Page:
Milking the moment: Flavoured milk in P&C

Flavoured milk continues to gain importance due to the growing health and wellness trend, with more consumers turning to flavoured milk for a flavourful alternative to sugary beverages, that also delivers essential nutrients like calcium and protein*.

Flavoured milk consists of two key segments – iced coffee and ‘rainbow’ milk, which comprises all other flavoured milks.

In the AACS 2023 State of Industry Report, total beverage sales reached $2.85 billion, an increase of 12.1 per cent from the prior year. Flavoured milk now makes up 19.2 per cent of total beverages.

Daryl Barry, Senior Category Manager of Beverages at Bega Dairy and Drink, says one of the key drivers for the growth of the flavoured milk market is the rising demand for functional beverages.

“Consumers are increasingly seeking functional beverages that offer not only taste but also additional health benefits,” says Barry.

“Flavoured milk is perceived as a healthier alternative to carbonated soft drinks and other sugary beverages as it contains essential nutrients such as calcium, protein, vitamins and minerals.”

Australians are recognised as big consumers of drinking milk, with Australia’s per capita consumption ranking among the highest in the world, according to a report released by Rabobank last year**, while the International Dairy Federation has found the average Australian consumes a large volume of drinking milk, ranking only behind Ireland, Finland and New Zealand.        

Barry says the flavoured milk category is critical to the success of a P&C retailer’s overall beverage offer, because it drives foot traffic into stores, with one in five shoppers purchasing flavoured milk, mainly between the hours of 5:00am – 9:00am.

“The milk beverage shopper is very valuable because they have a very high propensity to cross shop and buy on impulse, therefore it is extremely important that their favourite brand is always available,” says Barry.

“Almost half of iced coffee shoppers and 60 per cent of flavoured milk shoppers buy into another category more than any other beverage category, therefore it is critical that stock is fully merchandised and replenished during the 5:00am – 9:00am window.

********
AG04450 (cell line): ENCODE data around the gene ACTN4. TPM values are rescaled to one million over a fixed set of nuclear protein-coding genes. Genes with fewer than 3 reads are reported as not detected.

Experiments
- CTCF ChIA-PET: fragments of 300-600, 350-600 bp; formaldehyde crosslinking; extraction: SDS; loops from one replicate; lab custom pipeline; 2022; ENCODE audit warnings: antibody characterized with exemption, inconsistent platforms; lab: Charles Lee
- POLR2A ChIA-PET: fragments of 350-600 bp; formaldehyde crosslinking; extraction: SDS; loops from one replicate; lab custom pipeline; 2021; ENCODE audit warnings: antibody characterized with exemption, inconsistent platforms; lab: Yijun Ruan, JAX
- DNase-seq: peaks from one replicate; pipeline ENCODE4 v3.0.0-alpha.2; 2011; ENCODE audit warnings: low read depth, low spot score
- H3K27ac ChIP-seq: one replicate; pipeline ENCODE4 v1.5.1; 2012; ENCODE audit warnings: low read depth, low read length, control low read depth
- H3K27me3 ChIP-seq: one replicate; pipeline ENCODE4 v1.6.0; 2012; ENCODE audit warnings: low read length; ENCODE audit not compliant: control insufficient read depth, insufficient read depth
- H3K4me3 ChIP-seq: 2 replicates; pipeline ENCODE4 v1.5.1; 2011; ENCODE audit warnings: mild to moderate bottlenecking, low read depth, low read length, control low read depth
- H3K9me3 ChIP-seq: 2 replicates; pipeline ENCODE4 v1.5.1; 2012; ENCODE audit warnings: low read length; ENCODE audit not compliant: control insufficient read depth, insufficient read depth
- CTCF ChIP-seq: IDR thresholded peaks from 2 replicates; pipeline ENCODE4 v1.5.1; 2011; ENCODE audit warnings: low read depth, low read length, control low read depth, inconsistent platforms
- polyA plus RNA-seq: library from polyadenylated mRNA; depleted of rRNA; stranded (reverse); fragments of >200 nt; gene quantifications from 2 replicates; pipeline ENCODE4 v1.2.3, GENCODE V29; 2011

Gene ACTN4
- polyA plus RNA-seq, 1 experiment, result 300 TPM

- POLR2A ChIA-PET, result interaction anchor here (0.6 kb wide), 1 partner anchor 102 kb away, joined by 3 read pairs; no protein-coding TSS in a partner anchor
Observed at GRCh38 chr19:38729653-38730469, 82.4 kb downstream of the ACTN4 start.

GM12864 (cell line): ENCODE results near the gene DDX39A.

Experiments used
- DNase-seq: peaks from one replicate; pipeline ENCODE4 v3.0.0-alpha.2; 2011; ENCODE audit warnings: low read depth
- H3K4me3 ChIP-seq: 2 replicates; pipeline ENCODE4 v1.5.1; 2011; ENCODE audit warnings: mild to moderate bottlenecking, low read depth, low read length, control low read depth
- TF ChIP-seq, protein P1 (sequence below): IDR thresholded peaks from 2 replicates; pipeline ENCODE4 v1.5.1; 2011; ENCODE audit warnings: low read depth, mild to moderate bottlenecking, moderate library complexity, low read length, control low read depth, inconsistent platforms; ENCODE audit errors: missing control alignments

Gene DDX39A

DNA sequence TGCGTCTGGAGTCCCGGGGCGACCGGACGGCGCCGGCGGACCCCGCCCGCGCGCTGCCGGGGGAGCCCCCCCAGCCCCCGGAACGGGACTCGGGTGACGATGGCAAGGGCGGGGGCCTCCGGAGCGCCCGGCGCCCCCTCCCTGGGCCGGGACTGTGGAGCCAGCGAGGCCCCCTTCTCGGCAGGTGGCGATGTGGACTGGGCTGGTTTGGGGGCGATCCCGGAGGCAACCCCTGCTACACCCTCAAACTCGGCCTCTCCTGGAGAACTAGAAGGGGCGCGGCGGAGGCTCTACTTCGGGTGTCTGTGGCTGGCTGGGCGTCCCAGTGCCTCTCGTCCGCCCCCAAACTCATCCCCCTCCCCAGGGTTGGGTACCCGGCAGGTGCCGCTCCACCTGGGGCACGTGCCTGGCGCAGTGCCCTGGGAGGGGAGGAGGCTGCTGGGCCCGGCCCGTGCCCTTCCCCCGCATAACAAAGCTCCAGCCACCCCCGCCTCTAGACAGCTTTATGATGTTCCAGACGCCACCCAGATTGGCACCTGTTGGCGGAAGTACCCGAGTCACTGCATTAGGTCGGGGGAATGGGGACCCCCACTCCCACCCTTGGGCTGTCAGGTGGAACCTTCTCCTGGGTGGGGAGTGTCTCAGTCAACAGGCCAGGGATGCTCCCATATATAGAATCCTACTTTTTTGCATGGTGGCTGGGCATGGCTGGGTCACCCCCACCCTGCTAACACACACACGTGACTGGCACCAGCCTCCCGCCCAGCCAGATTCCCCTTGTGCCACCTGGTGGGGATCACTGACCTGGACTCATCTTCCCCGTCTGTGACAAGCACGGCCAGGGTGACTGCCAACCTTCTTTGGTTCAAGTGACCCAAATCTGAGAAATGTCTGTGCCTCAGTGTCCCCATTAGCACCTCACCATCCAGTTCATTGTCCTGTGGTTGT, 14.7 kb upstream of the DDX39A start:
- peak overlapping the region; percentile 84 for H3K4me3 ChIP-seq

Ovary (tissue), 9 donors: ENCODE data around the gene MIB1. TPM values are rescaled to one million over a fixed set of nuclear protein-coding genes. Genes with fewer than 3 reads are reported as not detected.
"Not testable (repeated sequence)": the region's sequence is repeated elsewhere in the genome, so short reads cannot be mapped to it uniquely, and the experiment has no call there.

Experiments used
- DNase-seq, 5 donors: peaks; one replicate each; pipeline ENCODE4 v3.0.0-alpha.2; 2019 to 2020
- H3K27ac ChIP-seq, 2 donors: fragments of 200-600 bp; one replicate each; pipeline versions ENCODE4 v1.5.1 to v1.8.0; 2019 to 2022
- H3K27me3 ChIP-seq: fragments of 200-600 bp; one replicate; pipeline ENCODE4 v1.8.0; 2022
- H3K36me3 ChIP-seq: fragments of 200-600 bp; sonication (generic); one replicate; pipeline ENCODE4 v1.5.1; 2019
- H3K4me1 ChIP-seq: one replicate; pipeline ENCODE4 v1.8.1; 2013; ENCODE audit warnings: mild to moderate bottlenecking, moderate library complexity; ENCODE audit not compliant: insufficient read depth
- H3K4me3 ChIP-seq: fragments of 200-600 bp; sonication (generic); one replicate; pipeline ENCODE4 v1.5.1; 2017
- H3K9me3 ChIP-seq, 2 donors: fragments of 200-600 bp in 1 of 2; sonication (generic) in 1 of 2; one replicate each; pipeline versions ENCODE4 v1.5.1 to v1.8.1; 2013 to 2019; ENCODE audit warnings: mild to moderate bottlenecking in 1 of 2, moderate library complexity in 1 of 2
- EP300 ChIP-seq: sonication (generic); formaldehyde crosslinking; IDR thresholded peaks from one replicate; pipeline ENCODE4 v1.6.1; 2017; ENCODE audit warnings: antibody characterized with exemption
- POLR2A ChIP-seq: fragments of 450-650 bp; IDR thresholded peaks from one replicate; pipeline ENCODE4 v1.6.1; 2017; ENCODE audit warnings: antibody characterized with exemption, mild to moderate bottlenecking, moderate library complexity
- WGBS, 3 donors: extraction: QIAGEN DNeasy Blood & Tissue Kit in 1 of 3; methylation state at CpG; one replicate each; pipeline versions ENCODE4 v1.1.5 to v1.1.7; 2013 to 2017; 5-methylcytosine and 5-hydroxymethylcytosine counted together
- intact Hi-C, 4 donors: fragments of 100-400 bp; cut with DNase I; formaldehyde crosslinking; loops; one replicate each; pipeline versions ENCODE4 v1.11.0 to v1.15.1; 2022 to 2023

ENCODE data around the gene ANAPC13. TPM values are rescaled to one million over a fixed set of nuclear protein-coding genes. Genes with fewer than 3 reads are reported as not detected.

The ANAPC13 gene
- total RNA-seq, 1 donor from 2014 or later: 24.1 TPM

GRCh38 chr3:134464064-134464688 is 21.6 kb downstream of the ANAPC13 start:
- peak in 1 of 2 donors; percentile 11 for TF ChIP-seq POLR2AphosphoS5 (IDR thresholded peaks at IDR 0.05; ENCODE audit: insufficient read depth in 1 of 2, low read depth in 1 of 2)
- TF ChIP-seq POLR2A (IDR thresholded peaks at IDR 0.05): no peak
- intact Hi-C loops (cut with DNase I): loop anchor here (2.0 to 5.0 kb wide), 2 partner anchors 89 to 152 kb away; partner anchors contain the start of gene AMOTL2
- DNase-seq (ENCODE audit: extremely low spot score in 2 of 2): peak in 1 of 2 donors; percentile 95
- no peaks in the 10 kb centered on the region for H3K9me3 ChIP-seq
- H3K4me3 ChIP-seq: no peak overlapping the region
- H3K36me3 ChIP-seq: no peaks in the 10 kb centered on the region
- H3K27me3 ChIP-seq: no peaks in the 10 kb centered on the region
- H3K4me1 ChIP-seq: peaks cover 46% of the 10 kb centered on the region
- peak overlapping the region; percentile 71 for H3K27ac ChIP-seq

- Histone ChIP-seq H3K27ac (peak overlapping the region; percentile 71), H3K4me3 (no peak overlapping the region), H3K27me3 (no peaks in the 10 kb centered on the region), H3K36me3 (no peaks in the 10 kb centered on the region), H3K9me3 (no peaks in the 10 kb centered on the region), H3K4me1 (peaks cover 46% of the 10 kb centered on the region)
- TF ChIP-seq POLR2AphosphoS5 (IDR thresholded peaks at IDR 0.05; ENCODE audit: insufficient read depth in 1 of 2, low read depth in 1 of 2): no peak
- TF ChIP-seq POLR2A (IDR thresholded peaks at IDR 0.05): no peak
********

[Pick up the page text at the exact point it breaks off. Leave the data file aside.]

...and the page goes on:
“Forty-four per cent of shoppers are likely to walk away altogether without a purchase if their preferred brand is unavailable. This highlights a great opportunity for retailers to merchandise milk beverages both in the main and front of store fridge to capitalise on the impulse nature of this category.”

Prime position

Despite the relative short shelf-life of flavoured milk, Marcus Morais, Category Manager at Lactalis Australia says with good stock management, P&C retailers can easily boost their total sales by allowing adequate space for flavoured milk. 

“The biggest opportunity we see for retailers when it comes to the positioning and space of flavoured milk, is that the category is often very under-indexed in terms of space on shelf compared to share of the total fridge sales,” says Morais.

“Flavoured milk represents around 26 per cent of value share, the second largest in the beverages category, not far behind energy drinks which has 30 per cent. Despite that, it is not uncommon to see energy drinks with twice as much space as flavoured milk.

“When it comes to the key segments, iced coffee is a much more habitual planned purchase, while rainbow is more impulsive – therefore it is important to ensure rainbow milks are always featured at a prominent, eye level position on shelves so it can be seen and purchased by shoppers.”

Ben Faulkhead, Category Manager at APCO, said most of the growth in the category is being driven from iced coffee, with stronger strength profiles being key to this and products like Dare Intense and Ice Break Extra Shot being strong performers for the APCO network.

“Sales have been growing in the area with double digit sales growth from iced coffee. Some of this has been driven by shelf price increases and whilst we have had some unit growth, we did see this slow in the back half of the year.

Faulkhead said APCO has expanded its offering in the space slightly from where it was 12 months ago, although they have traditionally always given a lot of space to iced coffee and flavoured milk based on their customer’s preferences.

“I think brand and promotions are important in the area. We certainly see a big switch between on and off promotional windows. We also see that there is a strong preference for local flavoured milk where our customers have a local brand available.”